Dutch Memorial Day: Maintaining colonial innocence by excluding people of color
The Conversation, May 3, 2019, By Director of Dutch and Flemish Studies, University of Michigan
On Dutch Memorial Day – May 4 – the Netherlands remembers its war dead from World War II and after.
A close look at the holiday reveals a culture that maintains its innocence about a history of colonial oppression.
Indonesia declared independence from the Netherlands on Aug. 17, 1945. This followed 350 years of Dutch East India Company control and Dutch state rule, as well as Japanese occupation during WWII.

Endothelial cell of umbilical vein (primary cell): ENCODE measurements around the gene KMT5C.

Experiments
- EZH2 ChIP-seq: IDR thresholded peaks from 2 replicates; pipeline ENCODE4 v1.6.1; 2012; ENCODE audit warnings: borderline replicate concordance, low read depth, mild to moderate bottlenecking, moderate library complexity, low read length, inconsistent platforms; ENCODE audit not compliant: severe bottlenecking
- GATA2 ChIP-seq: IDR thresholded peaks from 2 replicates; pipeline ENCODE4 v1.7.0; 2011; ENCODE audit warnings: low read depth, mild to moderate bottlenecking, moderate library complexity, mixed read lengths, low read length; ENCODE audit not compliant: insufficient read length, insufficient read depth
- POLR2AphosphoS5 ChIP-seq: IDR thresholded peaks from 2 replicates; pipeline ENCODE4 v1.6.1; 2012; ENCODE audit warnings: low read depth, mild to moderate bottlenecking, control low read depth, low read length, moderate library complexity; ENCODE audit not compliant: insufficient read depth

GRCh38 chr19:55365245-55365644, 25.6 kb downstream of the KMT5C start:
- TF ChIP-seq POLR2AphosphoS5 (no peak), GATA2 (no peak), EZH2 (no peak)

After the declaration, the Netherlands waged a war to re-establish colonial control over Indonesia. The war, whose dead included Indonesians killed by summary execution, cost an estimated 300,000 Indonesian lives and around 6,000 casualties on the Dutch side.
While Indonesia has, to some extent, faced its history of decolonization violence, the Netherlands has not done so.
As a social scientist and director of Dutch and Flemish studies at the University of Michigan, I examine the reasons for this in my writing and teaching about issues of inclusion in the Dutch-language area.